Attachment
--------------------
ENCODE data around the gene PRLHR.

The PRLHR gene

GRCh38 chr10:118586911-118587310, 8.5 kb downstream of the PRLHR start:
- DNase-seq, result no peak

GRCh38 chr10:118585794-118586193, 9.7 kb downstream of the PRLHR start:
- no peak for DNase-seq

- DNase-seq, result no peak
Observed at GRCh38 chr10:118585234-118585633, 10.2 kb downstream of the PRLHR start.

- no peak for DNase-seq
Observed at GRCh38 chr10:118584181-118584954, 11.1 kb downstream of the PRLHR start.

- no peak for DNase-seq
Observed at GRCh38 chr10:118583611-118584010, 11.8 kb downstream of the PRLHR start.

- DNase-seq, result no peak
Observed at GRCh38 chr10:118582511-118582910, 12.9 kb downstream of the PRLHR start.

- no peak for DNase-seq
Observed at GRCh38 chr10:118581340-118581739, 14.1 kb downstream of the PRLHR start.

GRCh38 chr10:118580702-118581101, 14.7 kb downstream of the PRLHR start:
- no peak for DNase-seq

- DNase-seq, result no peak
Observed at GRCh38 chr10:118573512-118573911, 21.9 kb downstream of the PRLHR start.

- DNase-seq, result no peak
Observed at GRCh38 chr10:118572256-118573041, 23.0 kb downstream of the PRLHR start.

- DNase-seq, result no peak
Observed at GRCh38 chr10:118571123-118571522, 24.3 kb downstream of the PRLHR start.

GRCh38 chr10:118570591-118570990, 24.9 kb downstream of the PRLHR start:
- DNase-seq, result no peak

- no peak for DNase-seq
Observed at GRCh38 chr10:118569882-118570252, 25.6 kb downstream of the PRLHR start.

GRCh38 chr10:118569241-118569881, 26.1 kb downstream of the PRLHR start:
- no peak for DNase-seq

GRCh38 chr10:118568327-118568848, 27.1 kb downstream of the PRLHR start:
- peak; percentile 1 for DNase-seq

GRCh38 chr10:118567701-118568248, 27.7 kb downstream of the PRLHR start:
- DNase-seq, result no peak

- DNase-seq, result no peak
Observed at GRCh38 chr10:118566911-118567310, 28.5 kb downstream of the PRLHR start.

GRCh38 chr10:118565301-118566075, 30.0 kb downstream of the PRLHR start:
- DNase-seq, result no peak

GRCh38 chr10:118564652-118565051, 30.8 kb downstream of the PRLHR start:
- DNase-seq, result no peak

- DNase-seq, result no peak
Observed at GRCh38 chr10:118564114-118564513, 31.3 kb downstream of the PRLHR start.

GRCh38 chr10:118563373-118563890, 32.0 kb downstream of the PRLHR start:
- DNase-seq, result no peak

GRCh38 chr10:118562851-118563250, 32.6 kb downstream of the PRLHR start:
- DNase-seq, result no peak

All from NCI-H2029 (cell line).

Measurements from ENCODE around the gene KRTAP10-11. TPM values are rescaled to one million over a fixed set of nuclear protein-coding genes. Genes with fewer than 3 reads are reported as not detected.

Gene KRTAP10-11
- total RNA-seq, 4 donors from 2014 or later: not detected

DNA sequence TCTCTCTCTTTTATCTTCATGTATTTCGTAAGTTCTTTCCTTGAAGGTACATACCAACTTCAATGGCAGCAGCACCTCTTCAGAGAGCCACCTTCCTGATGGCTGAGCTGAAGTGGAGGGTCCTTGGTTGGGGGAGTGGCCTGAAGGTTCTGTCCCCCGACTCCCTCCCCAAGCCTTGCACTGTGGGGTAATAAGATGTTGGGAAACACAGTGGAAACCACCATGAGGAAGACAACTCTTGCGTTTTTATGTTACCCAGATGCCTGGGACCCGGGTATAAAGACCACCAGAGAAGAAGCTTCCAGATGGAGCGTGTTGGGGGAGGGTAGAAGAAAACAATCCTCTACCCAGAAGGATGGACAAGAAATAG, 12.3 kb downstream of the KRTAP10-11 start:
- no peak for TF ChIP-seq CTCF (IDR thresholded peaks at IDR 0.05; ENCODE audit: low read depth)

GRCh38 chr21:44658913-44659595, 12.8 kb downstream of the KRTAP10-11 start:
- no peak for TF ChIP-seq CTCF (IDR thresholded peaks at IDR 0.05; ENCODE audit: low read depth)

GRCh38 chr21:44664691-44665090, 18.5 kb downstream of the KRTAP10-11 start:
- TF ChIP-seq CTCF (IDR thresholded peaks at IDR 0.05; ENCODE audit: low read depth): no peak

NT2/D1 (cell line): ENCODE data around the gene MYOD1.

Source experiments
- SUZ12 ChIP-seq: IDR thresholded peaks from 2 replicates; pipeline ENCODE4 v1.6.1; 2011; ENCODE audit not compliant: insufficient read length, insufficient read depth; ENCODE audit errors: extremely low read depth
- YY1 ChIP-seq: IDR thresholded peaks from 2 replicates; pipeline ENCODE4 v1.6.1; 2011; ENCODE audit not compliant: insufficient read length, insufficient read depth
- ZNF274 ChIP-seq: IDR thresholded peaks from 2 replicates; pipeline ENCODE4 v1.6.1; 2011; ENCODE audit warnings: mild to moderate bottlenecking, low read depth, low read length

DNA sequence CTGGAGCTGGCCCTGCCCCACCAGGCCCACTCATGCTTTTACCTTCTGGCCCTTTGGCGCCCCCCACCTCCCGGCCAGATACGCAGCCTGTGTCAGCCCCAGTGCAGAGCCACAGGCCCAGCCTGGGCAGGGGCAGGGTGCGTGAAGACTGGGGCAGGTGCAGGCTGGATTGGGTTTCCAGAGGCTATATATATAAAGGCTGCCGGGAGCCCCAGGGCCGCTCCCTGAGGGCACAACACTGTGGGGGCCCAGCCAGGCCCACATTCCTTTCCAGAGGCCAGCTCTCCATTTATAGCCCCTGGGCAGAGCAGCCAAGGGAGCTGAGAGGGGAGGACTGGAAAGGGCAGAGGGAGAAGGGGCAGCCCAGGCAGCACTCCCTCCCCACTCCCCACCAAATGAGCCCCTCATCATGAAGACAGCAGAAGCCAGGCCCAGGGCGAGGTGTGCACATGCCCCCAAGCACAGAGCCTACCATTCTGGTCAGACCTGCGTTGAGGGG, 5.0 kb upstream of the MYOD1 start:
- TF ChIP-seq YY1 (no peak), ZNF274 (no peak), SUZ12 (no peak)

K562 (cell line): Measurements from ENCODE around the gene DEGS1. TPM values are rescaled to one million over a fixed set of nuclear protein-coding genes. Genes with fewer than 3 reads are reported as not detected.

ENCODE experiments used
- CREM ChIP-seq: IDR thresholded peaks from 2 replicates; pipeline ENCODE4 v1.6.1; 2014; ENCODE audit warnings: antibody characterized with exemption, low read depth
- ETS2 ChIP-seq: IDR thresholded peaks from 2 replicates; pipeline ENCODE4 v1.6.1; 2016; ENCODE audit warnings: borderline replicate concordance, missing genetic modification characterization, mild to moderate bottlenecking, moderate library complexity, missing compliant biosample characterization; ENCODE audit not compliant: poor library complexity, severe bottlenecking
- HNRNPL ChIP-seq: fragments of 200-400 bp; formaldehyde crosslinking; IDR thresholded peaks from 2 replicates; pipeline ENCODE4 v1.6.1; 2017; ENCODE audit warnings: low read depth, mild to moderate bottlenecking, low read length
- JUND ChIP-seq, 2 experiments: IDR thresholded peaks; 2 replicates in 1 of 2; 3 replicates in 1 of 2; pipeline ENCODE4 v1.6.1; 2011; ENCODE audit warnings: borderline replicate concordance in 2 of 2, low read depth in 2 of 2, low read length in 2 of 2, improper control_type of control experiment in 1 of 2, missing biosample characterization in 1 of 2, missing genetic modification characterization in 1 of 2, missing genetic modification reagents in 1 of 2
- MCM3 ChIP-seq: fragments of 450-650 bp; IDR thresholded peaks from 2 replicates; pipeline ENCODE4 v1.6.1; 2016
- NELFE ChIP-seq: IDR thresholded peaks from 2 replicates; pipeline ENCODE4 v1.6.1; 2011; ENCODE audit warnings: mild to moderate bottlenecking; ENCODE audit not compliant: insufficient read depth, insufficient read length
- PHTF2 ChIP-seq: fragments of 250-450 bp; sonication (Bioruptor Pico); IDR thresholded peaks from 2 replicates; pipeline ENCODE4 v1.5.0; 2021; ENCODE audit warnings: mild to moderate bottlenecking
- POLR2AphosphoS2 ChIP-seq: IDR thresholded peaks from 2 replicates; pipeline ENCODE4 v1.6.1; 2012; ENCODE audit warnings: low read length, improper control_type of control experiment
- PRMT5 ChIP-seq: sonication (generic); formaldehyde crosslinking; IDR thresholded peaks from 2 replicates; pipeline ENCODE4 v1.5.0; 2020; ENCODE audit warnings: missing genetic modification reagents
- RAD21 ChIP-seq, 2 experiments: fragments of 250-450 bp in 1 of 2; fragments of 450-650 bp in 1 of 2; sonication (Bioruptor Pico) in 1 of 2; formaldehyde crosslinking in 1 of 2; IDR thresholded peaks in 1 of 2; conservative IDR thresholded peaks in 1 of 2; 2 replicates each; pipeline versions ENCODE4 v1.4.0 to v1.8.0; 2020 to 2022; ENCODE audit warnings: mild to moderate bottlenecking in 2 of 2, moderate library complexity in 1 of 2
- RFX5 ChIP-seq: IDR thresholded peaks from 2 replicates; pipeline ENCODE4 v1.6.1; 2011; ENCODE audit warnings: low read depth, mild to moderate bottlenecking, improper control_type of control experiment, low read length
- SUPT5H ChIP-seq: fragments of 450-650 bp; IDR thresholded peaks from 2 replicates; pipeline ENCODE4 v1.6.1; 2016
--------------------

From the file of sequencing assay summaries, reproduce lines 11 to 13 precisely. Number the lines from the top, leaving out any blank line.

- no peak for DNase-seq
Observed at GRCh38 chr10:118583611-118584010, 11.8 kb downstream of the PRLHR start.

- DNase-seq, result no peak